• The Introduction should be quite short – it should state which question you chose to address and clearly explain how you chose to address it – that is, which parameters or strategies you chose to experiment with and why you thought they would be important. You should finish with some clear hypotheses about how you predicted success (biomass/crack finding) would be affected by the parameters you varied or strategies you tested. Normally you would provide some background in an Introduction, but you don’t need to give any background in this report since everyone reading it will know what the project is about.
• Methods should clearly define exactly what strategies/parameters you tested. For example, if you keep all parameters at their original values, but just vary branching angle, then give a table of all original parameter values, and another showing the various values of branching angle that were tested. It should be clear how what you did tested your hypotheses. You should explain here how you tested whether differences were significant. Note that it should be possible for someone to do exactly what you did based on your Methods.
• Results should present the results using figures, tables and/or text, as appropriate. It doesn’t have to be long. For example, if you look at biomass, you might show a figure with a few example pictures of the root structures of the most successful strategy you found, compared with a less successful strategy, along with a boxplot showing the ranges of biomasses achieved for each tested strategy. You would then maybe just need a paragraph or two of text referring to the figures. You should also present the results of your statistical tests of difference clearly and concisely – a few p-values in the text or within a table or figure is probably enough, definitely do NOT include whole ANOVA tables or anything like that.
• Discussion should include your main conclusions, along with thoughts about what you thought was interesting or surprising or exactly as expected, possible implications, discussion about the limitations of what you did (or of the model itself), and what you would like to do next or would recommend others to do next if the study was to continue.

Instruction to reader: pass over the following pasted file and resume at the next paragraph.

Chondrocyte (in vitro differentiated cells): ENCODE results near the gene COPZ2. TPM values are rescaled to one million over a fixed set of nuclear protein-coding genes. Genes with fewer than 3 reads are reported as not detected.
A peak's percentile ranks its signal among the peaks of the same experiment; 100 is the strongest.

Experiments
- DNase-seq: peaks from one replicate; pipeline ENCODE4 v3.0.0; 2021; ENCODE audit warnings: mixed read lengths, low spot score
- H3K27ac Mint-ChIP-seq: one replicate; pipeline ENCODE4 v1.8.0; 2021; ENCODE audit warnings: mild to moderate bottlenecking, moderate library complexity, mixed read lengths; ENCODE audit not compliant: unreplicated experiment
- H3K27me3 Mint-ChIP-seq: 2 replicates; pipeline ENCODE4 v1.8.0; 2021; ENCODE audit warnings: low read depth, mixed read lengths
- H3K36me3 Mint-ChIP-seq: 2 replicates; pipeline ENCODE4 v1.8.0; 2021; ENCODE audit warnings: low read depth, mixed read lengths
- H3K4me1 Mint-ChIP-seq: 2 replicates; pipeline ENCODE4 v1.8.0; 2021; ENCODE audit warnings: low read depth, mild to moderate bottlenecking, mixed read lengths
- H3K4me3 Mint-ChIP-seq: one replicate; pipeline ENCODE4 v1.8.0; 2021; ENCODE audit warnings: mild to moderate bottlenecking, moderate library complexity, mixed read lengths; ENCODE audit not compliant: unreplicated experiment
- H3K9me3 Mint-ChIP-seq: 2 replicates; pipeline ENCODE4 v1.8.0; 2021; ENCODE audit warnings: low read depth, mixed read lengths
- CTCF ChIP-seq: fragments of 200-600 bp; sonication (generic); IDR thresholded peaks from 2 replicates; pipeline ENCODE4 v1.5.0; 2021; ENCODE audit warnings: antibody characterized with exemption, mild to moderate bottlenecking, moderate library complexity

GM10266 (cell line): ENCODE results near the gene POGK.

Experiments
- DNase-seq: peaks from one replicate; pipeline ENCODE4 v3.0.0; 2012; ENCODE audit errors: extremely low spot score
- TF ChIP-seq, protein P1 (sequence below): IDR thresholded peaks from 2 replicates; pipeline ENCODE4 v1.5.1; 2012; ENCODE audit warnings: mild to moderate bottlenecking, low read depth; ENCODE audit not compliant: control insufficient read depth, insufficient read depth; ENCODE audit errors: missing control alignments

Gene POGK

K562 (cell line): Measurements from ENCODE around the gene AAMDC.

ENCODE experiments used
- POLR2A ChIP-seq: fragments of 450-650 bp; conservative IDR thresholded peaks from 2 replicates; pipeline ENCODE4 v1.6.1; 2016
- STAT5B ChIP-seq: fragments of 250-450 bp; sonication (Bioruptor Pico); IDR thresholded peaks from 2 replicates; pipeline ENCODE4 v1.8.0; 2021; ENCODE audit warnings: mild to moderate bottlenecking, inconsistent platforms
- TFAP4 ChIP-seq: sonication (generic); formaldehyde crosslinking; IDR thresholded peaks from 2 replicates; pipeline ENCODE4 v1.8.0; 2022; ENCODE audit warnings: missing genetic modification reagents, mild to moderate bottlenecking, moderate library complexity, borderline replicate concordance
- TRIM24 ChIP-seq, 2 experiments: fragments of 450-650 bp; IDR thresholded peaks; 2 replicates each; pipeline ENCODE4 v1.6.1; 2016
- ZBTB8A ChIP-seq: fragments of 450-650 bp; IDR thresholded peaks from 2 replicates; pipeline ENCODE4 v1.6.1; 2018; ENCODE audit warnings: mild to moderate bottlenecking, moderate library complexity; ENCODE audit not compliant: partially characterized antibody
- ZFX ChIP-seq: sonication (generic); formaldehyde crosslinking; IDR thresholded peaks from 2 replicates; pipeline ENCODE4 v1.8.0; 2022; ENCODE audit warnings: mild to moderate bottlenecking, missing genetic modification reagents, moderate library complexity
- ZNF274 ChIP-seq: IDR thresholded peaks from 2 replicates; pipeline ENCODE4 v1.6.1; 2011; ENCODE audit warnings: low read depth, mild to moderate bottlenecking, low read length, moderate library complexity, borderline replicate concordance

You are welcome to work with other people as much (or as little) as you like. But you should submit your own report, and you should ensure that you either address a different question or use a different method to the people you work with (ie address a different success measure (biomass vs crack finding), consider different parameter values or test different strategies). Cases where reports or tested strategies are very similar will be penalised.
When the report has been submitted, you will then be directed to read and evaluate three other reports, and then self-evaluate your own report. You will get quite specific directions and criteria for the evaluations, based very closely on the directions above. Doing a thoughtful, fair and reasonable job on the evaluation will provide a significant proportion of the marks for the mini-project. The ultimate decision on the mark awarded for the project will be mine, but I will take peer- and self-evaluations into account when deciding. The final due date for peer assessment will be 14th November, so please plan some time for that as well.
There is a new forum for questions and discussion about the mini-project. Please use this in preference to direct email if you think your question may have any general relevance, so that everyone has access to questions and replies.
The assessment guidelines to be used for the mini-project are those stated in the unit outline, and repeated below. I will apply these based very closely on the specific directions above.
Assessment Guidelines: In general a mark of 80% should be awarded when an assessment or part of an assessment clearly meets all requirements. Extra marks can be awarded for extra insight or originality, up to a possible 100% for outstanding work. Marks can be lost for flaws, errors, omissions, lack of clarity etc. So for example:
less than 50% – doesn’t meet requirements
50% – barely meets requirements, with some fairly major flaws, omissions, lack of clarity
60% – meets the basic requirements, but with minor flaws and lack of clarity, or with some more major flaws
70% – meets requirements but with minor flaws or lack of clarity
80% – clearly meets all requirements
90% – clearly meets all requirements, with some extra insight or originality
100% – very clearly meets all requirements, with significant extra insight and originality